Friday, October 31, 2008

Call Me Ellie Mae

Critters, I've got critters! Here at the ranch there are all kinds of critters. And, being in the desert southwest, most are unique to this part of the country. Since I have to co-exist with these animals, needless to say, I’m cautious, give them respect and plenty of distance.

There are javelina, which can be quite nasty. Reports of people being seriously injured and killed by large groups of javelina run through my mind as my little herd moves through the ranch in the early morning. I sit on the porch swing and watch them graze on cacti and fruit that has fallen from the trees. They "clack" their tusks when danger approaches. I'm not sure what danger lurks, but the "clacking" always precedes a hurried exit into the nearby thickets.

My first night here was spent lying in bed with my eyes wide open and the sheet pulled tight up under my chin. I wandered what in the hell it was that kept running along the upper deck - all night long! I finally got a glimpse of "it" the next evening. This creature had a long black and white tail and, of all things, very large purple eyes. What kind of hell-cat monster is this? Google reassured me though. It's a ringtail cat, not to be confused with the cotamundi, a member of the raccoon family. They eat fruits, berries, lizards and mice. Apparently, they are easily tamed, make affectionate pets and are great mousers. Okay, he can stay.

And, speaking of cats, there's the cougar or mountain lion. I haven't seen one here - yet. So, I've brushed up on my cougar safety. One expert said "playing dead" is not recommended. Another stated, "don't run". "They" tell you to face the cougar, keep direct eye contact and retreat slowly, backwards. You should also try to appear larger than life by waving your arms and make a lot of noise by yelling at the lion. To me, this says, "Here I am, come and get me". Then, to top it all off, not to mention really pissing the big cat off, "they" tell you to throw rocks at the lion. Uh, huh.

Reptiles! I discussed my loathing for rattlesnakes in my previous post. But, the gila monster is a deadly lizard. Their venom is as toxic as the rattler. Yes, I've seen one and it was beautiful. The good news is, I could probably out run it - even with my bad knees. And, I won't have to yell or throw rocks at it. They feed primarily on bird and reptile eggs and only feed 5-10 times a year. Guess I'll need to gila-monster-proof the chicken coop.

It's a wildlife paradise out here at the ranch. Lots of deer, rabbits, birds of prey, badgers and even a occasional bear sighting. All only add to the wonderment of this desert oasis. I have a great pair of binoculars and hope most of my encounters are only from the front porch swing. Move over Ellie Mae!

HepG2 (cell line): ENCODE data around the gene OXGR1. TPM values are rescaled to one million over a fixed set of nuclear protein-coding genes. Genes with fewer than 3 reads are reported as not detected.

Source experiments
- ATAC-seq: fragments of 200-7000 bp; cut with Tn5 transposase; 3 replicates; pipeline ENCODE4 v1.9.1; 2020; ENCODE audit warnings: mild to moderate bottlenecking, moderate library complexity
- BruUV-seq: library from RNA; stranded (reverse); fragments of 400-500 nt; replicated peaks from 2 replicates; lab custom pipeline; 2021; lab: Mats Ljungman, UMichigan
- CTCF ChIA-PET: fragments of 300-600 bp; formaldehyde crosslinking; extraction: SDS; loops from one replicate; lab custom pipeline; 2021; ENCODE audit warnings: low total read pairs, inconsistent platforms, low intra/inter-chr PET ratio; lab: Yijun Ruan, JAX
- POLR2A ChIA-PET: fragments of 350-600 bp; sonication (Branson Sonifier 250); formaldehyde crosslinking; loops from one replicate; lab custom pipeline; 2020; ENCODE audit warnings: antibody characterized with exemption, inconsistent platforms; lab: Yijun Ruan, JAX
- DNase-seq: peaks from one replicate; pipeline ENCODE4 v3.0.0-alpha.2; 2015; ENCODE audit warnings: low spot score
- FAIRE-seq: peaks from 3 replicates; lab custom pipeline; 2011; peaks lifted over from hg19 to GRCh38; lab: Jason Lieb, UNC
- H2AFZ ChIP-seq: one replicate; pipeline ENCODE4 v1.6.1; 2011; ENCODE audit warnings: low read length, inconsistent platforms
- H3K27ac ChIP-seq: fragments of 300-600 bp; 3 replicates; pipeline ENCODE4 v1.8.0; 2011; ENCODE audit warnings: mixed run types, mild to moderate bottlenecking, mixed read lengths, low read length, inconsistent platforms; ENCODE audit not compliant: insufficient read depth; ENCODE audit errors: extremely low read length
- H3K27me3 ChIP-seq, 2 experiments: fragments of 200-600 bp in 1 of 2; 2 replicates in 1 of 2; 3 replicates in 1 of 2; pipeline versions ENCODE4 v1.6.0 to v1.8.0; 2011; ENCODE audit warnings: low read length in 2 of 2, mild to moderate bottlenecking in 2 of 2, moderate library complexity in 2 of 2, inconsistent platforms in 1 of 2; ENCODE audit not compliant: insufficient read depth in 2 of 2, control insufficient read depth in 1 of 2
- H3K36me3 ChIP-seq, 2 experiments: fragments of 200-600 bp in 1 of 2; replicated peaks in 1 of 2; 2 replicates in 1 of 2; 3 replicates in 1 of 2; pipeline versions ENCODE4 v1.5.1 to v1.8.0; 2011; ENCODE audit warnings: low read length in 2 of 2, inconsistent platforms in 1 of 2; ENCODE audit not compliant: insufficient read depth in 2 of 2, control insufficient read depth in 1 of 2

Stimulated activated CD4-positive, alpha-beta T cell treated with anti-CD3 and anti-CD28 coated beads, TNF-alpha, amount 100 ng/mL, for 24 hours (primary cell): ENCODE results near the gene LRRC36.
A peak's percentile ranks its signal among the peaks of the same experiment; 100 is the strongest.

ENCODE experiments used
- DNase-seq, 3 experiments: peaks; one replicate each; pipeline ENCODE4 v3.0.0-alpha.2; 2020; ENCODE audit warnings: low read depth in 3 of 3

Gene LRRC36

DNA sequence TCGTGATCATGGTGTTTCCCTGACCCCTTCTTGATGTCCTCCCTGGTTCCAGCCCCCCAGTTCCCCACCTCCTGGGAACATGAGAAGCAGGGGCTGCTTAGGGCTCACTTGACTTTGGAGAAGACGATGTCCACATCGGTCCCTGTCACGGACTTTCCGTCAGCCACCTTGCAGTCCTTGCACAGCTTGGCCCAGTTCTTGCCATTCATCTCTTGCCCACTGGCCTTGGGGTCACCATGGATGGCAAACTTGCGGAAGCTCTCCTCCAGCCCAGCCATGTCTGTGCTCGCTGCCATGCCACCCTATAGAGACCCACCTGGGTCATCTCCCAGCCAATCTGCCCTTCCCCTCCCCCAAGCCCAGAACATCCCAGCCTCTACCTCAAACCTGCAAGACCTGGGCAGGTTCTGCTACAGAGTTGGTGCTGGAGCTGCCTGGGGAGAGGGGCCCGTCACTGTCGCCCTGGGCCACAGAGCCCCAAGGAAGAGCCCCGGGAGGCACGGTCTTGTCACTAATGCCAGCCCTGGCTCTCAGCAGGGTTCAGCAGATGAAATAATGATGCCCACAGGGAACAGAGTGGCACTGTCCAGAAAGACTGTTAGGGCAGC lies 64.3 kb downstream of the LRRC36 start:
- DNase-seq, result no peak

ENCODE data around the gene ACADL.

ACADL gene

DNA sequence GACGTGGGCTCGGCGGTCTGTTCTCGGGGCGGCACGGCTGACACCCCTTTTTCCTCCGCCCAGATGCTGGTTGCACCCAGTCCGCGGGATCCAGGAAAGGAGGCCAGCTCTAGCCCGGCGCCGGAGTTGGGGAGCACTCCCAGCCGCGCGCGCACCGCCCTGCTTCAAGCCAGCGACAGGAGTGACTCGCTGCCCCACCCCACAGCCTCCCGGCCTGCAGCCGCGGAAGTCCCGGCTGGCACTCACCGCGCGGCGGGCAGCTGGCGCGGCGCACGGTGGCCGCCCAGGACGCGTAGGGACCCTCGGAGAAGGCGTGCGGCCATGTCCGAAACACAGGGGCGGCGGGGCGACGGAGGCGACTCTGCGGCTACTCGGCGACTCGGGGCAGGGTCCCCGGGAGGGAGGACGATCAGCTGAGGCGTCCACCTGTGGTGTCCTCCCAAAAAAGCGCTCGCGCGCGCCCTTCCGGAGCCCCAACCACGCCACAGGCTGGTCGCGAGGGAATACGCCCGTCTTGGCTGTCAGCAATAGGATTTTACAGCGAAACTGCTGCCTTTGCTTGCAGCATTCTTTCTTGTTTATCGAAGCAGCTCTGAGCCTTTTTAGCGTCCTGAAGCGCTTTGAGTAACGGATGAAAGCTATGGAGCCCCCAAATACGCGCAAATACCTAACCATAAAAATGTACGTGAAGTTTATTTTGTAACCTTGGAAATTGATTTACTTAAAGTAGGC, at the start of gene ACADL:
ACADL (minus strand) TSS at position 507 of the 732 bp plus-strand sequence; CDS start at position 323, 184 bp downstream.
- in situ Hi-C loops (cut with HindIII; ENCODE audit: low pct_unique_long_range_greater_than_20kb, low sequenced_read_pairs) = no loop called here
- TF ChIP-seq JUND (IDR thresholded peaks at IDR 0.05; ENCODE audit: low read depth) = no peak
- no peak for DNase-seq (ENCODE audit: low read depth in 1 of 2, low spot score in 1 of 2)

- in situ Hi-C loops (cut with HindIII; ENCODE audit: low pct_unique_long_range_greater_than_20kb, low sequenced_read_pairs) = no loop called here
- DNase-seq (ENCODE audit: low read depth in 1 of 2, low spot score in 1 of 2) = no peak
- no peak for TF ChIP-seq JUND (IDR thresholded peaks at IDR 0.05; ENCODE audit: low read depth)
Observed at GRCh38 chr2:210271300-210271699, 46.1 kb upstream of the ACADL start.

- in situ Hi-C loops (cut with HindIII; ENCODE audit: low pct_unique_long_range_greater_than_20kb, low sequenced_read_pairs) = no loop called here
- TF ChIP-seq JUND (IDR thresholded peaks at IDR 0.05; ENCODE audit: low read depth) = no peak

Saturday, October 25, 2008

Meanwhile, Back At The Ranch...

For the past several months, my mind has been racing. How can I persevere during these tenuous economic times? I truly believe it's time we all take a closer look at our situations and decide what is important to us.

I remember wanting to "live off the land" as early as my teens. To find a remote piece of ground far from the maddening crowd. To build a modest shelter, grow my own food and live a peaceful life. During my college days, I subscribed to Mother Earth News and bought the Firefox collection to prepare myself for a life of self-sufficiency, but those dreams quickly faded as I joined the status quo and began a life of accumulation and bad choices.

I worked for coporate America, raised my children and then worked some more. However, after a merger, or, dare I say, a hostile take over, my company stock was devalued. I watched my retirement vaporize. This was going to make the difference for me in my elder years, the difference between eating real food instead of cat food. It's been seven years since I walked out on my mortgage banking career.

I dabbled in creating art pieces, I looked to friends for odd jobs until I was taken under the wing and mentored by a local tradesman (whom I later married and divorced, but that's another story) in the art of construction for five years. Then, lo and behold, the bottom of the housing market began to rear its ugly head. What the fuck? I can frame up a house, put it in the dry, install drywall and do the finish work. My skills are useless in this market. The past several months have been chaotic. I've been paralyzed by my circumstances.

One night, however, I was able to see through the fog enough to develop a plan. To live that simple life I had once dreamed of. I was excited. I placed ads and emailed friends seeking a care taking position and in less than two months I had a solid offer. A long-time friend needed a caretaker for his 93 acre ranch 50 miles north of Phoenix. This beautiful oasis sits deep in a canyon surrounded by saguaros and wildlife, plus a 40-ft waterfall when, and if, it ever rains.

There's a huge rose garden with blossoms as big as my fist. An orchard with every fruit tree imaginable including the largest fig tree I've ever seen. Just next to the large garden spot is the grape arbor. All I have to do is move the water hose around and keep a vigil over the large 2-story adobe house. The chicken coop needs some repair before I fill it with layers. And, I think I'll get a couple of sheep to help maintain the landscaping. Sounds perfect doesn't it? Well, it is, except for the god damn rattlesnakes. Jeez, I hate a fuckin' snake. I'm just waiting for the cold snap that will send them all deep into their dens until April. This will give me the time I need to walk around, make some improvements and prepare the garden for its bounty without having to worry about something slithering between my feet or rattling from a nearby bush.

Yea, me! My dreams and skills are now in place. I am comfortable and at peace.

  © Blogger template ProBlogger Template by 2008

Back to TOP